The nice thing about shifting from writing a screenplay to writing a novel is the freedom that comes with it in terms of what you have to say/tell. You’re no longer struggling to keep it under 120 pages, the guideline offered to most new screenwriters (“Unless you’re Aaron Sorkin, most agents or production house readers will turn to the back page first. If the number is higher than 120, they probably won’t even open it.”) You can take as long as you want to tell your story, as long as it continues to engage the reader.
On length: I’m a huge Steinbeck fan, reading all his letters as well as novels. And in the letters to his editors you can see that he early on (usually before he writes a word) if this is going to be a ‘big book’ (like East of Eden) or a small one, (Cannery Row). I had no such premonition: I had 118 pages of a script and a lot more story to tell. (It wound up being just short of 300 pages when printed, but I had no goal regarding length.)
The other freeing element in novel writing is the ability to delve more deeply into the lives of your characters, thus giving more depth and context to them and their actions. In the case of The Devil’s Breath (DB hereafter), that enabled me to go back to the Warsaw Ghetto (which would have been cost-prohibitive in a film) and tell how the Divkos met, their roles in the resistance, the reason the Kapo at Auschwitz helped them their first day there. With the major characters, I was able to go into their pasts and talk about the events and attitudes that brought them to Auschwitz (Höss and Fritzsch as a torture team; Gisela Brandt as a shameless opportunity; and Helmut Graf, wrong place, wrong time.)
In the early days of DB as a script, some readers thought it would be better served as a Netflix or HBO mini-series. We could complicate the murder mystery, spend more time on Warsaw flashbacks and back stories, more on the conditions at Auschwitz and the struggles of daily life. I kept that advice in mind as I expanded the contents.
As for voice (another decision already made for you in scriptwriting), in writing a novel you have to choose which voice you’re going to write in. In my case, the decision is always whether to go with third-person limited (in which the story is told exclusively through action and dialogue—no journeys into the minds of your characters) or third-person omniscient, where you can take the reader into the minds of both your characters and—with the right usage—yourself as narrator. I wrote my first novel, Left for Alive, from the first voice (3rd-limited) because I wanted the sparse story to be told only through events and dialogue, to let the reader have the same thoughts and reactions as the characters. In DB I went with 3rd-omnisicent) because I wanted the readers to see the Divkos not just through the action but the internal thoughts that each one had about the other.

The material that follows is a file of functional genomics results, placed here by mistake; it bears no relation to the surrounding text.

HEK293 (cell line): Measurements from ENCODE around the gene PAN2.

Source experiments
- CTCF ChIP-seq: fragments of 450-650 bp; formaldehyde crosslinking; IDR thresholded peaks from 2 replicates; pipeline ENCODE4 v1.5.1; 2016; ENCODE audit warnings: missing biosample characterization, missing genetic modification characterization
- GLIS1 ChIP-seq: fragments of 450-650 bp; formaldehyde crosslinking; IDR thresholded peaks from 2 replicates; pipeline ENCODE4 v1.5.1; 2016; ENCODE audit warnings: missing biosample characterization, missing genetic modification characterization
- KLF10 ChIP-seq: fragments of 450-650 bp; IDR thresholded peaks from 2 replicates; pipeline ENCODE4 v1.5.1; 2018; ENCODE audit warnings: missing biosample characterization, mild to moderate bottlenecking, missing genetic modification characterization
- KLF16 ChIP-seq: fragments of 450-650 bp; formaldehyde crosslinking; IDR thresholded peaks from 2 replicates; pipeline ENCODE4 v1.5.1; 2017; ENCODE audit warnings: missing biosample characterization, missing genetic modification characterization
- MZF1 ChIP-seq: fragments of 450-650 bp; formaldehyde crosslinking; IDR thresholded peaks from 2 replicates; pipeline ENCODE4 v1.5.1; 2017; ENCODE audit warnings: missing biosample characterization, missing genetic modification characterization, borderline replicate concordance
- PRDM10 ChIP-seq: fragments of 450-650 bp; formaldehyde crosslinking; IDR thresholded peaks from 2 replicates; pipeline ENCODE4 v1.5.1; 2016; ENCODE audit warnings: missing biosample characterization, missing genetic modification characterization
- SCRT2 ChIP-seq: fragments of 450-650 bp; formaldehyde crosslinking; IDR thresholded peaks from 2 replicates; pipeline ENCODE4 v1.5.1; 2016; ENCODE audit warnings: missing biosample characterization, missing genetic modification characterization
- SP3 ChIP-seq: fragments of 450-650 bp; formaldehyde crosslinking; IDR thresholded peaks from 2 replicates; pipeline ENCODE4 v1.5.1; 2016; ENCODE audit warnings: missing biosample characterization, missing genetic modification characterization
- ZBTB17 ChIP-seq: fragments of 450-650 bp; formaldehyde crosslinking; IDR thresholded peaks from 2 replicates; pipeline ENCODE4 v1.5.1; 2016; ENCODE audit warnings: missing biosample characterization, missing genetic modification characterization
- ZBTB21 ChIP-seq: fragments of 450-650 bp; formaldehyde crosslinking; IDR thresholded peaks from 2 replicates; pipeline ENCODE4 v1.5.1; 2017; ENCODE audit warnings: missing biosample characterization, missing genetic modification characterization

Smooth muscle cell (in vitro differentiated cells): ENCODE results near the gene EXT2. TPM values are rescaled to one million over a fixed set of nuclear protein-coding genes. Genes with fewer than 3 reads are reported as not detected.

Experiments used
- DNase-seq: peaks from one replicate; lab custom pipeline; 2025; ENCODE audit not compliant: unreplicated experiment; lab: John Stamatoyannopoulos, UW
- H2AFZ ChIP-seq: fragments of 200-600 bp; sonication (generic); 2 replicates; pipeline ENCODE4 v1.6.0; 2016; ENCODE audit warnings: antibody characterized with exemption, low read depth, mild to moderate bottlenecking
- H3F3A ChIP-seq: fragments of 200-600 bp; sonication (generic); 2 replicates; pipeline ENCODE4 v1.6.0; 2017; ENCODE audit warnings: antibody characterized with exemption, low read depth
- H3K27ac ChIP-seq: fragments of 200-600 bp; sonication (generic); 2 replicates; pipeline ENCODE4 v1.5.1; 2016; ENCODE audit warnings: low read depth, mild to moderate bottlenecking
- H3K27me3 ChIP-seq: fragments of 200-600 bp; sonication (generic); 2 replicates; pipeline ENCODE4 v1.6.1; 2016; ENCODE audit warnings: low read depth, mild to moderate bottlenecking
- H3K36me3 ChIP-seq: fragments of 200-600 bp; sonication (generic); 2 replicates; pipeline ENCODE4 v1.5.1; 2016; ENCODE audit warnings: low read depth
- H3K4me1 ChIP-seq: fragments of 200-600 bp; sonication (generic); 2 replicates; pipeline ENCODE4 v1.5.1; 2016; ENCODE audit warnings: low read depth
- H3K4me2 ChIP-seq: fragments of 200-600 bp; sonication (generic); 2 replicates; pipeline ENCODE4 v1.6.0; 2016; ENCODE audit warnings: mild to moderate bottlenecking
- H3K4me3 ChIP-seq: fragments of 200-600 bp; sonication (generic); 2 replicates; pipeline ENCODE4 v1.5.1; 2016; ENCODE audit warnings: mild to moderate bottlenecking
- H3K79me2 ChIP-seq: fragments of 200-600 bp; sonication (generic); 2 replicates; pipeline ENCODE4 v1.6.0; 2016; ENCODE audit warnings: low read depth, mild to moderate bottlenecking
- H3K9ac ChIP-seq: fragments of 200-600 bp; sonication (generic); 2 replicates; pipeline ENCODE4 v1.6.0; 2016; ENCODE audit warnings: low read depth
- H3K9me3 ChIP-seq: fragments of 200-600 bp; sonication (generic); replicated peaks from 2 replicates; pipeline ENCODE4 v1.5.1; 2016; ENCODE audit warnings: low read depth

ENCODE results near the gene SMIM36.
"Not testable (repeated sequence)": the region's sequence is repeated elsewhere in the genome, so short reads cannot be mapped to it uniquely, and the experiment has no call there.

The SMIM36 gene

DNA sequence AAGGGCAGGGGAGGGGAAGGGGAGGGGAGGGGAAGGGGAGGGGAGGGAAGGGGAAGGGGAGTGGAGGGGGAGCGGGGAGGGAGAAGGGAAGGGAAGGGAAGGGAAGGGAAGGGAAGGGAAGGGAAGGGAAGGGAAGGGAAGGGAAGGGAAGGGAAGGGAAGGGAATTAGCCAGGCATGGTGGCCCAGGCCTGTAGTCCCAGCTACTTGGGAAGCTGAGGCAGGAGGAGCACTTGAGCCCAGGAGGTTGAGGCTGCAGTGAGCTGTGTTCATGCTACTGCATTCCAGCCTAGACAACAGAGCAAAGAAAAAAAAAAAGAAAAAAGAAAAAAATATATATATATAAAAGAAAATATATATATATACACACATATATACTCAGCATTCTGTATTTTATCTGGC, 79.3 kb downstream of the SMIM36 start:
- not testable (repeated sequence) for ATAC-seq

These days I’m in the editing process for my third novel, The Confessional. It’s about a troubled priest trying to stay loyal to a belief system that not only has many practices he wants to change (women priests, priests can marry) but is actively protecting pedophilic priests within its ranks. I opted to go with 3rd-person limited again, but I made up for the inability to be inside the priest’s head by having small interludes where he is a confessional talking about what he’s found and how he’s reacting. So it feels like I’ve got the best of both worlds.
Despite the liberation that comes from writing a novel (vs. the strict rules applied to scripts), the one element of the script process that I miss is how, when my readers were done with the script, they always had suggestions for which actors should play which parts. Many people had Christoph Waltz for Höss. I always had Vera Farmiga in mind for Perla, though others had Mary Louise Parker. And they were all over the place with suggestions for Divko. I had in mind a haggard Timothy Olyphant, but no one else saw it but me. So I guess that one’s still up for discussion.